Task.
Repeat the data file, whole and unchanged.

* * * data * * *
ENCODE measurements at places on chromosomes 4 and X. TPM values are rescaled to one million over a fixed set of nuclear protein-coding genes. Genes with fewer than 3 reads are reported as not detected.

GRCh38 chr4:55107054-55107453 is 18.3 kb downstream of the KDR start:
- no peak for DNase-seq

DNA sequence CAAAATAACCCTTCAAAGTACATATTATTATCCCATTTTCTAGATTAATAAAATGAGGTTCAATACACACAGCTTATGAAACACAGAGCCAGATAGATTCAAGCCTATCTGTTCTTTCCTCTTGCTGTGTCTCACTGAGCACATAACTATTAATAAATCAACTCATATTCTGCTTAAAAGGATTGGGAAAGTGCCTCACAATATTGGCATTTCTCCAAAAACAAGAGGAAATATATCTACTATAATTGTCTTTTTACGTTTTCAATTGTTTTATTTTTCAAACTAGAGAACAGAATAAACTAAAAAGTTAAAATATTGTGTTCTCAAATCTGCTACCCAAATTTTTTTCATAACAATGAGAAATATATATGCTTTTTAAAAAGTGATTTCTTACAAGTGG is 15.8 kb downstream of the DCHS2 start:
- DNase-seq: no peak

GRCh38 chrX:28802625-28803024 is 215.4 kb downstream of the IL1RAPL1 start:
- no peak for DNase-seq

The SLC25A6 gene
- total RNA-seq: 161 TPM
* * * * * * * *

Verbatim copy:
ENCODE measurements at places on chromosomes 4 and X. TPM values are rescaled to one million over a fixed set of nuclear protein-coding genes. Genes with fewer than 3 reads are reported as not detected.

GRCh38 chr4:55107054-55107453 is 18.3 kb downstream of the KDR start:
- no peak for DNase-seq

DNA sequence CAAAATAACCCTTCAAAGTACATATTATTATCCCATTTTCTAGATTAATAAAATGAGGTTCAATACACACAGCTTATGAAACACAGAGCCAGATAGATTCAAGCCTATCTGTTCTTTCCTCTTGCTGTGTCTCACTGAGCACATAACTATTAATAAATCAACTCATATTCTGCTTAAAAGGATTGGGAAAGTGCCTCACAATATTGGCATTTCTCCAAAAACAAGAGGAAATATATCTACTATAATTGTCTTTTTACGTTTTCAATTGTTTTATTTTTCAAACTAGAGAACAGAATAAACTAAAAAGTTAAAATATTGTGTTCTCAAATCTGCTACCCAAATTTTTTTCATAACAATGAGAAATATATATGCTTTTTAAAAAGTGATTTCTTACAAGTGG is 15.8 kb downstream of the DCHS2 start:
- DNase-seq: no peak

GRCh38 chrX:28802625-28803024 is 215.4 kb downstream of the IL1RAPL1 start:
- no peak for DNase-seq

The SLC25A6 gene
- total RNA-seq: 161 TPM